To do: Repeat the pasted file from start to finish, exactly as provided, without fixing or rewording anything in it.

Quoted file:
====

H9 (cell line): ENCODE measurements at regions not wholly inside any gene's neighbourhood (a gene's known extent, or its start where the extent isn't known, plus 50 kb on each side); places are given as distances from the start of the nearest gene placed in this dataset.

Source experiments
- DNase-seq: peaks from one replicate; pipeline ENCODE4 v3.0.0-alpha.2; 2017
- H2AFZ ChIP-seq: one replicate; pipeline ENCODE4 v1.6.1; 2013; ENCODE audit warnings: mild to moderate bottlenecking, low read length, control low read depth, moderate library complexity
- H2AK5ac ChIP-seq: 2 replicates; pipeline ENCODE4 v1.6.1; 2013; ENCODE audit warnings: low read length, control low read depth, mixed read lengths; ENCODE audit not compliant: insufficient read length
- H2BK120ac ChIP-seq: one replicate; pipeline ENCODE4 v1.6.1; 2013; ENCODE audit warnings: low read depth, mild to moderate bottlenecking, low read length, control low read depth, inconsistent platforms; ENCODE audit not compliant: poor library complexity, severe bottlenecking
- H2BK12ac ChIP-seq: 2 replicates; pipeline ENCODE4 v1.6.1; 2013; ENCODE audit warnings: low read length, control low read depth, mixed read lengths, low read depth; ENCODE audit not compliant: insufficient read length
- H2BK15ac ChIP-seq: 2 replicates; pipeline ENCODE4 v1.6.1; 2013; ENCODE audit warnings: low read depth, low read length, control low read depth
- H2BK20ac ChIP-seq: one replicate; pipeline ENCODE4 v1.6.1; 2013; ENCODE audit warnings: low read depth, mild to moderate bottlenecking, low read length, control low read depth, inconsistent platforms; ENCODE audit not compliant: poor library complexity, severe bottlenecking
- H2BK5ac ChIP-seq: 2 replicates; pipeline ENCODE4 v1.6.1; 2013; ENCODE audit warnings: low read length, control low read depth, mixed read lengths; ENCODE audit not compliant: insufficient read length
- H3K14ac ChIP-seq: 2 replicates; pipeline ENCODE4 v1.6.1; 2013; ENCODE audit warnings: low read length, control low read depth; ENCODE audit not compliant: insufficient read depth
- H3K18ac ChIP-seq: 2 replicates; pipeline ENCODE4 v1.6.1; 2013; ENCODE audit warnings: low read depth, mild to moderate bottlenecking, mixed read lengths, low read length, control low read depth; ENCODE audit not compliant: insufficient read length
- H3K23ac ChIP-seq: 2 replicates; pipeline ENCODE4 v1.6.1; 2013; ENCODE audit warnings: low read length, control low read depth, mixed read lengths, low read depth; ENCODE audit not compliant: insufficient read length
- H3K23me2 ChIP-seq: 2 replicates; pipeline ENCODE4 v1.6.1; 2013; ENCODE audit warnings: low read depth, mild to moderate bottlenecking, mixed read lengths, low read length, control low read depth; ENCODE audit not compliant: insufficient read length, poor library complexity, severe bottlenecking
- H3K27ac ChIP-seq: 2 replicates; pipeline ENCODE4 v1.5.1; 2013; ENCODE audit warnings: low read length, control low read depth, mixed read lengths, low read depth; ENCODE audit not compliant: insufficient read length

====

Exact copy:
H9 (cell line): ENCODE measurements at regions not wholly inside any gene's neighbourhood (a gene's known extent, or its start where the extent isn't known, plus 50 kb on each side); places are given as distances from the start of the nearest gene placed in this dataset.

Source experiments
- DNase-seq: peaks from one replicate; pipeline ENCODE4 v3.0.0-alpha.2; 2017
- H2AFZ ChIP-seq: one replicate; pipeline ENCODE4 v1.6.1; 2013; ENCODE audit warnings: mild to moderate bottlenecking, low read length, control low read depth, moderate library complexity
- H2AK5ac ChIP-seq: 2 replicates; pipeline ENCODE4 v1.6.1; 2013; ENCODE audit warnings: low read length, control low read depth, mixed read lengths; ENCODE audit not compliant: insufficient read length
- H2BK120ac ChIP-seq: one replicate; pipeline ENCODE4 v1.6.1; 2013; ENCODE audit warnings: low read depth, mild to moderate bottlenecking, low read length, control low read depth, inconsistent platforms; ENCODE audit not compliant: poor library complexity, severe bottlenecking
- H2BK12ac ChIP-seq: 2 replicates; pipeline ENCODE4 v1.6.1; 2013; ENCODE audit warnings: low read length, control low read depth, mixed read lengths, low read depth; ENCODE audit not compliant: insufficient read length
- H2BK15ac ChIP-seq: 2 replicates; pipeline ENCODE4 v1.6.1; 2013; ENCODE audit warnings: low read depth, low read length, control low read depth
- H2BK20ac ChIP-seq: one replicate; pipeline ENCODE4 v1.6.1; 2013; ENCODE audit warnings: low read depth, mild to moderate bottlenecking, low read length, control low read depth, inconsistent platforms; ENCODE audit not compliant: poor library complexity, severe bottlenecking
- H2BK5ac ChIP-seq: 2 replicates; pipeline ENCODE4 v1.6.1; 2013; ENCODE audit warnings: low read length, control low read depth, mixed read lengths; ENCODE audit not compliant: insufficient read length
- H3K14ac ChIP-seq: 2 replicates; pipeline ENCODE4 v1.6.1; 2013; ENCODE audit warnings: low read length, control low read depth; ENCODE audit not compliant: insufficient read depth
- H3K18ac ChIP-seq: 2 replicates; pipeline ENCODE4 v1.6.1; 2013; ENCODE audit warnings: low read depth, mild to moderate bottlenecking, mixed read lengths, low read length, control low read depth; ENCODE audit not compliant: insufficient read length
- H3K23ac ChIP-seq: 2 replicates; pipeline ENCODE4 v1.6.1; 2013; ENCODE audit warnings: low read length, control low read depth, mixed read lengths, low read depth; ENCODE audit not compliant: insufficient read length
- H3K23me2 ChIP-seq: 2 replicates; pipeline ENCODE4 v1.6.1; 2013; ENCODE audit warnings: low read depth, mild to moderate bottlenecking, mixed read lengths, low read length, control low read depth; ENCODE audit not compliant: insufficient read length, poor library complexity, severe bottlenecking
- H3K27ac ChIP-seq: 2 replicates; pipeline ENCODE4 v1.5.1; 2013; ENCODE audit warnings: low read length, control low read depth, mixed read lengths, low read depth; ENCODE audit not compliant: insufficient read length